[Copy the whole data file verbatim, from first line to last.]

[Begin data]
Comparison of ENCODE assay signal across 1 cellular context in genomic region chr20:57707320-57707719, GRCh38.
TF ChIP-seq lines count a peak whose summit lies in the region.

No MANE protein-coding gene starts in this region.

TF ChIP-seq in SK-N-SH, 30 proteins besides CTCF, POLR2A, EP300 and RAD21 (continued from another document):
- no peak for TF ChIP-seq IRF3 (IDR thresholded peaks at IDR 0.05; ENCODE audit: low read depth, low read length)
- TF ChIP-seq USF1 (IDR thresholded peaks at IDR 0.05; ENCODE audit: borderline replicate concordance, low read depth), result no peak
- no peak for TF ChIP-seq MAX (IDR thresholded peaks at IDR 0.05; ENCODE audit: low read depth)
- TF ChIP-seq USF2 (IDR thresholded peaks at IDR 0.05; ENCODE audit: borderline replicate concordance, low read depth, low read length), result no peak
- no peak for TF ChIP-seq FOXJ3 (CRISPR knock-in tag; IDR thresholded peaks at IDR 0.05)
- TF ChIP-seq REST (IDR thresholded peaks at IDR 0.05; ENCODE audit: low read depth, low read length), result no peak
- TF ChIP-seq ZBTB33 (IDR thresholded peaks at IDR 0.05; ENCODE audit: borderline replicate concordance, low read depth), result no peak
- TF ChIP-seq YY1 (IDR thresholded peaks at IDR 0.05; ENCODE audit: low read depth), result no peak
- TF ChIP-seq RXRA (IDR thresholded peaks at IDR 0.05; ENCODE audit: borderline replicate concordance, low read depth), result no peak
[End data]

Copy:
Comparison of ENCODE assay signal across 1 cellular context in genomic region chr20:57707320-57707719, GRCh38.
TF ChIP-seq lines count a peak whose summit lies in the region.

No MANE protein-coding gene starts in this region.

TF ChIP-seq in SK-N-SH, 30 proteins besides CTCF, POLR2A, EP300 and RAD21 (continued from another document):
- no peak for TF ChIP-seq IRF3 (IDR thresholded peaks at IDR 0.05; ENCODE audit: low read depth, low read length)
- TF ChIP-seq USF1 (IDR thresholded peaks at IDR 0.05; ENCODE audit: borderline replicate concordance, low read depth), result no peak
- no peak for TF ChIP-seq MAX (IDR thresholded peaks at IDR 0.05; ENCODE audit: low read depth)
- TF ChIP-seq USF2 (IDR thresholded peaks at IDR 0.05; ENCODE audit: borderline replicate concordance, low read depth, low read length), result no peak
- no peak for TF ChIP-seq FOXJ3 (CRISPR knock-in tag; IDR thresholded peaks at IDR 0.05)
- TF ChIP-seq REST (IDR thresholded peaks at IDR 0.05; ENCODE audit: low read depth, low read length), result no peak
- TF ChIP-seq ZBTB33 (IDR thresholded peaks at IDR 0.05; ENCODE audit: borderline replicate concordance, low read depth), result no peak
- TF ChIP-seq YY1 (IDR thresholded peaks at IDR 0.05; ENCODE audit: low read depth), result no peak
- TF ChIP-seq RXRA (IDR thresholded peaks at IDR 0.05; ENCODE audit: borderline replicate concordance, low read depth), result no peak